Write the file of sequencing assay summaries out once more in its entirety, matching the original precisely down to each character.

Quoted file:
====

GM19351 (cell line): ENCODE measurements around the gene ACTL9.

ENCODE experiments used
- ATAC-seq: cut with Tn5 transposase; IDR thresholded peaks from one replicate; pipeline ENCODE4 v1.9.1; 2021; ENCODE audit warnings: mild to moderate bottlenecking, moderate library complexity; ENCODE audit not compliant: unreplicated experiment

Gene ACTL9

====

GM19351 (cell line): ENCODE measurements around the gene ACTL9.

ENCODE experiments used
- ATAC-seq: cut with Tn5 transposase; IDR thresholded peaks from one replicate; pipeline ENCODE4 v1.9.1; 2021; ENCODE audit warnings: mild to moderate bottlenecking, moderate library complexity; ENCODE audit not compliant: unreplicated experiment

Gene ACTL9